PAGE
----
One of the main things keeping me warm when I work on my computer at nights is having two dogs piled up on my lap in their bed. Seems like whenever it gets cold, they get even more snuggly, which is fine. Since I haven't posted pictures of the pups lately, here's one of Elsa.

Elsa looking pensive

In riding the bus, I've also made the observation that although the bus drivers often seem grumpy with passengers and people in general, they seem to have very serious comraderie with one another. Even on days when it seems like just about every driver on the streets is doing their best to motor around like a complete idiot (I have to admit that driving for long periods of my day would make me very grumpy as well), the bus drivers always wave at one another when passing, sometimes even flicking lights or beeping on the horn a little bit. I think that it's sort of a solidarity thing, that they all realize that the only other person who knows what it's like to put up with crap drivers all day is another busdriver. It's interesting to watch the driver of a bus go from muttering words under their breath to smiling and giving a power wave to another driver coming in the opposite direction.

Something I think I meant to mention in my earlier writings about riding on the bus were my observations of how people disperse and sit down on the bus and then move around within it. For example, it's fun to me to watch people avoid a seat by a certain hirstute fellow that always wears sunglasses and a long trenchcoat (seemingly whatever the weather), even going so far as standing up rather than sit down when it's one of the last seats on the bus.

Along the same lines, sometimes the bus fills up completely and everyone is left sitting in a seat. After a few stops, the density on the bus thins out a bit and without fail someone will get up from sitting right next to another person and move to a place on the bus where there is less density. I've been in this situation myself several times sitting on the outside, and I always wonder whether I should stay sitting in the same seat or get up and move. On one hand, I don't want the person I was sitting by to think that I think that they're gross or anything (I can honestly say that I've only once sat next to someone with noticible body odor, and even then I didn't move), but I also wonder if they think that I'm either creepy and/or weird for continuing to sit by them when there are obviously a lot of other seats open. I also wonder whether they'd rather have the extra space themselves, and would prefer me to move, but on the few ocassions that this has happened, I've simply stayed put and read my book as if I couldn't care less.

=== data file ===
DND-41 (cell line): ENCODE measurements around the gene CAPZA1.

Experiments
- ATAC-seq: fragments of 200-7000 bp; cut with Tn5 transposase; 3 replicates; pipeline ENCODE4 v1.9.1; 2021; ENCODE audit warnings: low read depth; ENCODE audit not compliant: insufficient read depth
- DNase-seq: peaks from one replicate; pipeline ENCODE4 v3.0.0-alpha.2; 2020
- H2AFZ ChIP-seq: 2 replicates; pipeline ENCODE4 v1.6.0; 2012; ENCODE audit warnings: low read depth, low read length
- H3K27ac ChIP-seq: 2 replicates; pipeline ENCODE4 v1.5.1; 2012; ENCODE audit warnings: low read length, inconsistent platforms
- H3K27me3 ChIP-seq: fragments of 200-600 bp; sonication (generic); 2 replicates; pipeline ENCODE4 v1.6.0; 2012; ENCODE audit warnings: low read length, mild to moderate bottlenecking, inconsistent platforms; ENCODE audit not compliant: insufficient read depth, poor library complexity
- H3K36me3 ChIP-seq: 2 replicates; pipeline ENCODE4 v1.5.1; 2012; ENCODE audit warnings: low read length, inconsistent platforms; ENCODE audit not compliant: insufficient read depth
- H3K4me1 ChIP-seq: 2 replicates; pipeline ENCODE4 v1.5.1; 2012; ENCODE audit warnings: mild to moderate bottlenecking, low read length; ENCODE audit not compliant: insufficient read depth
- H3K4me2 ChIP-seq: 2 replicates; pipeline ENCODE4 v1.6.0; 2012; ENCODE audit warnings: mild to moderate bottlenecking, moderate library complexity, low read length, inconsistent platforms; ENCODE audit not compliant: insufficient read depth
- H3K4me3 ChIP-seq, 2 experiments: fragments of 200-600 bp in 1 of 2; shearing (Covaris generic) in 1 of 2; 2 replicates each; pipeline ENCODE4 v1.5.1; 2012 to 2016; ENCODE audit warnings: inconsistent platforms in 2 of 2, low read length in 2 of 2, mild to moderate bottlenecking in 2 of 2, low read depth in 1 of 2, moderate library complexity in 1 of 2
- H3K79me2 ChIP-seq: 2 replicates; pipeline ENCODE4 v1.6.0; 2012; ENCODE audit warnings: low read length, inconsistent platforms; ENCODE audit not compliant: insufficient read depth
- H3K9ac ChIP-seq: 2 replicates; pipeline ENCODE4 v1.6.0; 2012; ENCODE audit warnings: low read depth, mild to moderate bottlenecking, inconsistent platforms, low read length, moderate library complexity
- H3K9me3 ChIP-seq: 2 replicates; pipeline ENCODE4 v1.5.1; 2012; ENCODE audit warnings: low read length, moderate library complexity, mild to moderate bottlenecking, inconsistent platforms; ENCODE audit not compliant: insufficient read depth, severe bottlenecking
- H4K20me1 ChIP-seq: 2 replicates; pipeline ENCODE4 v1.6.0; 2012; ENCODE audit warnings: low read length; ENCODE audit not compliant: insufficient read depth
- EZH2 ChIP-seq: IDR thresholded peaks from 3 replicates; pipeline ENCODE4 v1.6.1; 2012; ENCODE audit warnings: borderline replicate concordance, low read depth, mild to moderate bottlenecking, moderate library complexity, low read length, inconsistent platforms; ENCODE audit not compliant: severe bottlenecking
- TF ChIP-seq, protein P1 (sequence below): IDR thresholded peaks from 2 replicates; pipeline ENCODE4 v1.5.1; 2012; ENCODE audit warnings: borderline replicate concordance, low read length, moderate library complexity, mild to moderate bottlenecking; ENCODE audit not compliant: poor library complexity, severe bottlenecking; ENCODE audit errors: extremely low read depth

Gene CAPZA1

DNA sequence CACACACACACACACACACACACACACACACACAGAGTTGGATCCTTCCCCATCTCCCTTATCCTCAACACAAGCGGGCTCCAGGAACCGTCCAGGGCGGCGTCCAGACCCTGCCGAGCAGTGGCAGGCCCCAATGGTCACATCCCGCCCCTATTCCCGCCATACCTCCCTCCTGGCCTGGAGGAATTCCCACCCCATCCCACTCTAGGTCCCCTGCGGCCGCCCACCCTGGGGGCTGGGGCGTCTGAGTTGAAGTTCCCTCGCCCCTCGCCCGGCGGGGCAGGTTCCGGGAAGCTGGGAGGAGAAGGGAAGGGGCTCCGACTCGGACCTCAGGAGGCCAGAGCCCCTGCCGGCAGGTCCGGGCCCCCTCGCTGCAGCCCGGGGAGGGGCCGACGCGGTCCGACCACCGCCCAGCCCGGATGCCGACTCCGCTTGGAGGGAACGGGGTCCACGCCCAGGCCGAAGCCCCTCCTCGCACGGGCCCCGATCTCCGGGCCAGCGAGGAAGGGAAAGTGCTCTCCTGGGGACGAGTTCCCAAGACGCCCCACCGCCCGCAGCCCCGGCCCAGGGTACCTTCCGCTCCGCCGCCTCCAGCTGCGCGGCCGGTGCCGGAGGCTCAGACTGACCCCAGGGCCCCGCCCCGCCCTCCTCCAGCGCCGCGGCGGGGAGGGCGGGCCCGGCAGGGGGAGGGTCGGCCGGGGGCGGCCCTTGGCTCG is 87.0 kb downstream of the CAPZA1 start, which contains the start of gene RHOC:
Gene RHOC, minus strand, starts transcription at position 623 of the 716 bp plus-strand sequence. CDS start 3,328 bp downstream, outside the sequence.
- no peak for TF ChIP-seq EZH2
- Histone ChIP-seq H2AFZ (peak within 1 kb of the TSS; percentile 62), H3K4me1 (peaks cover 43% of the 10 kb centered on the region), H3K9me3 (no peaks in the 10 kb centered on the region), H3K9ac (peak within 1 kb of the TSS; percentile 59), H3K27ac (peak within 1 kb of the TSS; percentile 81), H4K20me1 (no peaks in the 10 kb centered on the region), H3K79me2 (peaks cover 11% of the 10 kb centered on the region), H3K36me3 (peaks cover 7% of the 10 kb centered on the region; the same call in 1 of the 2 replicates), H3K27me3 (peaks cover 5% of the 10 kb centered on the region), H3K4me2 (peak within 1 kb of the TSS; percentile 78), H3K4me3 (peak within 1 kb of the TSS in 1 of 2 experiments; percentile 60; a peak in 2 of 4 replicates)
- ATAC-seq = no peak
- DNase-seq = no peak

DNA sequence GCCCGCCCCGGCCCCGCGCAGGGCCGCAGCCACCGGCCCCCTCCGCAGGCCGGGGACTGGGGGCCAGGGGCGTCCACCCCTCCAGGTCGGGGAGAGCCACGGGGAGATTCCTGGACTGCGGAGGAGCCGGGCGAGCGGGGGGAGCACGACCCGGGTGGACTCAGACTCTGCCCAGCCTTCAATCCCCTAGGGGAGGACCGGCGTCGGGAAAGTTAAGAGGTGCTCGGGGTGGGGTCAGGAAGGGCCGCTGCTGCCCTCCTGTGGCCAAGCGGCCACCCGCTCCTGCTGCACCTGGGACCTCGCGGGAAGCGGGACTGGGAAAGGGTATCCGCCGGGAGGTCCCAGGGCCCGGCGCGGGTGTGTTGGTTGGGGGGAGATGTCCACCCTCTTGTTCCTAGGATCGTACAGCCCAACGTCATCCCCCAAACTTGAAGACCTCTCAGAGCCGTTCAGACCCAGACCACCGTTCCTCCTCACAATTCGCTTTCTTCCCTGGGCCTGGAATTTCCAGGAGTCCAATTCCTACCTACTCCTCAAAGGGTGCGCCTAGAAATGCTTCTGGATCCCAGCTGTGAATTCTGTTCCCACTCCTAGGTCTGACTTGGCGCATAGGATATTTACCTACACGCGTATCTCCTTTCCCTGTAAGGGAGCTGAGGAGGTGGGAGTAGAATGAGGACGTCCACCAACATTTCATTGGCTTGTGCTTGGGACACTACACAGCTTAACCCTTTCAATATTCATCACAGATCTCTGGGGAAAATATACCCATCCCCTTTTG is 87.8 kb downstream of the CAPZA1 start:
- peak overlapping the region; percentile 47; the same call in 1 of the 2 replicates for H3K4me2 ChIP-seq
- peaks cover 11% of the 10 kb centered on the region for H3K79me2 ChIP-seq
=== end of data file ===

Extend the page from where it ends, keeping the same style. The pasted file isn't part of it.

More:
In actuality, I'm probably looking into things far too much. I'm sure that most people don't really give it a whole lot of thought, and are more concerned with simply getting home. There are other things that I'll probably end up writing about my time commuting on the bus (like the regular people I see and the lives I've invented for them, as well as some of the more strange conversations I've overheard), but those will have to wait for another time.